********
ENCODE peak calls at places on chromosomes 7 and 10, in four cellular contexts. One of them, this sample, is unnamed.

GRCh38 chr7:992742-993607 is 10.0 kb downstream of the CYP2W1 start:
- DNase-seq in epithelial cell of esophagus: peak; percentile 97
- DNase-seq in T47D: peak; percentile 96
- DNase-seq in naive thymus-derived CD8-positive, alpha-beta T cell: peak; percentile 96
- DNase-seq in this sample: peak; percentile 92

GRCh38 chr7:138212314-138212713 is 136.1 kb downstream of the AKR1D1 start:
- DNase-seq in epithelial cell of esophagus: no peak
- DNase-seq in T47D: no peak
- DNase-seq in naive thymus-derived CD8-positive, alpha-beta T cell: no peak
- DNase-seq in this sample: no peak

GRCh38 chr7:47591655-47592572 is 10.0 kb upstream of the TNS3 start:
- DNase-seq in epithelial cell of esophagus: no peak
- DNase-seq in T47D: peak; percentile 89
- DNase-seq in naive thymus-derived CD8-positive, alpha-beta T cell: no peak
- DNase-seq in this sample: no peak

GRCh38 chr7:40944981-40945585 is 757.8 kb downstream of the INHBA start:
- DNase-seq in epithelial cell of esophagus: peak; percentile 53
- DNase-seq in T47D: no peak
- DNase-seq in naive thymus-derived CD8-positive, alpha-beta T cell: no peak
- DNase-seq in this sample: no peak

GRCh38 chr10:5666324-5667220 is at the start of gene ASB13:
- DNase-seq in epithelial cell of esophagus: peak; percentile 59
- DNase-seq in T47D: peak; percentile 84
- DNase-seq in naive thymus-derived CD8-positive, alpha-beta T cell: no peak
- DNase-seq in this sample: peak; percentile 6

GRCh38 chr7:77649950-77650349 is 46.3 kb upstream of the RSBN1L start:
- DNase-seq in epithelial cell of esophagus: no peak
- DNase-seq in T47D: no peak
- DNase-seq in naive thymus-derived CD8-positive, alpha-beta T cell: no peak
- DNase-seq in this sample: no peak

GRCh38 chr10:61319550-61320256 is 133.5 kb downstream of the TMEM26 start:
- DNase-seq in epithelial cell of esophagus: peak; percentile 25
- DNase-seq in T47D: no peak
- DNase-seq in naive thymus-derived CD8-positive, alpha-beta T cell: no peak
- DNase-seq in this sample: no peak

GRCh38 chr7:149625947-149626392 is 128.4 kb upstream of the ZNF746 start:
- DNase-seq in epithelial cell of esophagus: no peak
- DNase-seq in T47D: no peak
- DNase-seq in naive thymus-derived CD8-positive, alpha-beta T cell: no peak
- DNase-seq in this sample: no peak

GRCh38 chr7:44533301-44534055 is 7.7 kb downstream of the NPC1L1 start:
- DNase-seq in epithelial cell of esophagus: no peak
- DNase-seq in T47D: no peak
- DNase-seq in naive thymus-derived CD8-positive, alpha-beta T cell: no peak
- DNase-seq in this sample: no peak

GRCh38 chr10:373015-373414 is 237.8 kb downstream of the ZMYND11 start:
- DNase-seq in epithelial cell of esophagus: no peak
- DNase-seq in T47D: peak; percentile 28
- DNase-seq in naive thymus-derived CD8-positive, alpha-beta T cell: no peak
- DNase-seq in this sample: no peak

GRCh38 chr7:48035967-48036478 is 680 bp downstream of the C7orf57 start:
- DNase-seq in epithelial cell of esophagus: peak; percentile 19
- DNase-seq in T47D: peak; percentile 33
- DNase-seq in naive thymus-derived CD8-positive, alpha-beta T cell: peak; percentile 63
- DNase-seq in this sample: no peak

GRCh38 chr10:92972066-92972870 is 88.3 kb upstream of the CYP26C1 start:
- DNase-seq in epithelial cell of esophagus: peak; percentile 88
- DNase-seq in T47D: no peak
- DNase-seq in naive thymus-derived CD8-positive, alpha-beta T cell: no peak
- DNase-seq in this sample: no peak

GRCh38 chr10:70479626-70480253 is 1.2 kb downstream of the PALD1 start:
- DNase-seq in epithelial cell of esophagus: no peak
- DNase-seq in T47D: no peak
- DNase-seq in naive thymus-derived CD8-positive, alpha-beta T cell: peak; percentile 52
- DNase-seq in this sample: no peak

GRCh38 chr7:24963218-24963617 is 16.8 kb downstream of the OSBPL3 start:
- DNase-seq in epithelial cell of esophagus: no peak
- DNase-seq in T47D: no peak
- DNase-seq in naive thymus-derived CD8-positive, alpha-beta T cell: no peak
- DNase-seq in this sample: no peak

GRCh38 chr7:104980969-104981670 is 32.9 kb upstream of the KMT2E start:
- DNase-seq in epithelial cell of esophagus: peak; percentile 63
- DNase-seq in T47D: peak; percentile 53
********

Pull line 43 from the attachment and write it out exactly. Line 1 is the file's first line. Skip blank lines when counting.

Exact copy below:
- DNase-seq in epithelial cell of esophagus: no peak